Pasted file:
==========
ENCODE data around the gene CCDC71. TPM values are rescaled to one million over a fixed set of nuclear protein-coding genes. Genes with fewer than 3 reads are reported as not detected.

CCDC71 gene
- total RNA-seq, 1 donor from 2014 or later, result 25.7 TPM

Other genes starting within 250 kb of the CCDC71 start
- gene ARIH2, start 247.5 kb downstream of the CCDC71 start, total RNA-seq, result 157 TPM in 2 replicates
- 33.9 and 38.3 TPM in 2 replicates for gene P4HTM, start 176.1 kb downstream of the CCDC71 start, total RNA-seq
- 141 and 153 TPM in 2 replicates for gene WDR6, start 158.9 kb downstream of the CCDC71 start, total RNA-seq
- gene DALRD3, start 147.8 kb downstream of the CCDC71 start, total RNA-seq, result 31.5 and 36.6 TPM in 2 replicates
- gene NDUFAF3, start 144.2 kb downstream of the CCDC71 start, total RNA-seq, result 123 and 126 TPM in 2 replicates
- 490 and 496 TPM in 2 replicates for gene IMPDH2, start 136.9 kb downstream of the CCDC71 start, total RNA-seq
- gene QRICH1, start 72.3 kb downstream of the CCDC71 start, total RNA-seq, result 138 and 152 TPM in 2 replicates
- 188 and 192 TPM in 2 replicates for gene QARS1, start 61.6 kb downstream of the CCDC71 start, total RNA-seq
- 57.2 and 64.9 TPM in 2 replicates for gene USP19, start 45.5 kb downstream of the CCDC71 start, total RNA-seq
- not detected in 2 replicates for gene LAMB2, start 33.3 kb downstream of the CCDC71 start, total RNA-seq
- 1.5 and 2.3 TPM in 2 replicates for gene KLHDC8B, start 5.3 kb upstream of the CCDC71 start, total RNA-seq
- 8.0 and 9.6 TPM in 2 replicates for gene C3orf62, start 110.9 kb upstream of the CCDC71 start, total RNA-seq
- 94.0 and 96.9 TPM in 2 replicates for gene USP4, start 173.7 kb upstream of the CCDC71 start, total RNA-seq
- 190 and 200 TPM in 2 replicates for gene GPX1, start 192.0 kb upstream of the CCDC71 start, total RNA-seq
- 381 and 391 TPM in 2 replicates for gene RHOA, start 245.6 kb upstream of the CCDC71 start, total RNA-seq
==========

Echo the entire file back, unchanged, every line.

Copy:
ENCODE data around the gene CCDC71. TPM values are rescaled to one million over a fixed set of nuclear protein-coding genes. Genes with fewer than 3 reads are reported as not detected.

CCDC71 gene
- total RNA-seq, 1 donor from 2014 or later, result 25.7 TPM

Other genes starting within 250 kb of the CCDC71 start
- gene ARIH2, start 247.5 kb downstream of the CCDC71 start, total RNA-seq, result 157 TPM in 2 replicates
- 33.9 and 38.3 TPM in 2 replicates for gene P4HTM, start 176.1 kb downstream of the CCDC71 start, total RNA-seq
- 141 and 153 TPM in 2 replicates for gene WDR6, start 158.9 kb downstream of the CCDC71 start, total RNA-seq
- gene DALRD3, start 147.8 kb downstream of the CCDC71 start, total RNA-seq, result 31.5 and 36.6 TPM in 2 replicates
- gene NDUFAF3, start 144.2 kb downstream of the CCDC71 start, total RNA-seq, result 123 and 126 TPM in 2 replicates
- 490 and 496 TPM in 2 replicates for gene IMPDH2, start 136.9 kb downstream of the CCDC71 start, total RNA-seq
- gene QRICH1, start 72.3 kb downstream of the CCDC71 start, total RNA-seq, result 138 and 152 TPM in 2 replicates
- 188 and 192 TPM in 2 replicates for gene QARS1, start 61.6 kb downstream of the CCDC71 start, total RNA-seq
- 57.2 and 64.9 TPM in 2 replicates for gene USP19, start 45.5 kb downstream of the CCDC71 start, total RNA-seq
- not detected in 2 replicates for gene LAMB2, start 33.3 kb downstream of the CCDC71 start, total RNA-seq
- 1.5 and 2.3 TPM in 2 replicates for gene KLHDC8B, start 5.3 kb upstream of the CCDC71 start, total RNA-seq
- 8.0 and 9.6 TPM in 2 replicates for gene C3orf62, start 110.9 kb upstream of the CCDC71 start, total RNA-seq
- 94.0 and 96.9 TPM in 2 replicates for gene USP4, start 173.7 kb upstream of the CCDC71 start, total RNA-seq
- 190 and 200 TPM in 2 replicates for gene GPX1, start 192.0 kb upstream of the CCDC71 start, total RNA-seq
- 381 and 391 TPM in 2 replicates for gene RHOA, start 245.6 kb upstream of the CCDC71 start, total RNA-seq